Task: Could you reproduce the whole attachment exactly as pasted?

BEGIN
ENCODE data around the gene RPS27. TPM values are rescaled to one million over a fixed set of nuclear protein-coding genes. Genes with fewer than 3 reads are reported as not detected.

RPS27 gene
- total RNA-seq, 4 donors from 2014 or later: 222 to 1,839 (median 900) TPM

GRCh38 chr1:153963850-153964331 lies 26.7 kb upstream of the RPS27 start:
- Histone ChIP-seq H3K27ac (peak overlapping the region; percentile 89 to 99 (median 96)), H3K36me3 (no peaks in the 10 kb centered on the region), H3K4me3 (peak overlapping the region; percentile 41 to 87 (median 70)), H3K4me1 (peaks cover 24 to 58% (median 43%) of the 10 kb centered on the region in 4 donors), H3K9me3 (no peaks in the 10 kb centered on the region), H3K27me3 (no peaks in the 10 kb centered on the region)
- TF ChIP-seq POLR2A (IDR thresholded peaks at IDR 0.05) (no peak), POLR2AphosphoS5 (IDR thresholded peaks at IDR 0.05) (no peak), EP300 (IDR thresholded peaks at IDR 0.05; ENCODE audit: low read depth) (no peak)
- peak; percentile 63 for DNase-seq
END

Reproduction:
ENCODE data around the gene RPS27. TPM values are rescaled to one million over a fixed set of nuclear protein-coding genes. Genes with fewer than 3 reads are reported as not detected.

RPS27 gene
- total RNA-seq, 4 donors from 2014 or later: 222 to 1,839 (median 900) TPM

GRCh38 chr1:153963850-153964331 lies 26.7 kb upstream of the RPS27 start:
- Histone ChIP-seq H3K27ac (peak overlapping the region; percentile 89 to 99 (median 96)), H3K36me3 (no peaks in the 10 kb centered on the region), H3K4me3 (peak overlapping the region; percentile 41 to 87 (median 70)), H3K4me1 (peaks cover 24 to 58% (median 43%) of the 10 kb centered on the region in 4 donors), H3K9me3 (no peaks in the 10 kb centered on the region), H3K27me3 (no peaks in the 10 kb centered on the region)
- TF ChIP-seq POLR2A (IDR thresholded peaks at IDR 0.05) (no peak), POLR2AphosphoS5 (IDR thresholded peaks at IDR 0.05) (no peak), EP300 (IDR thresholded peaks at IDR 0.05; ENCODE audit: low read depth) (no peak)
- peak; percentile 63 for DNase-seq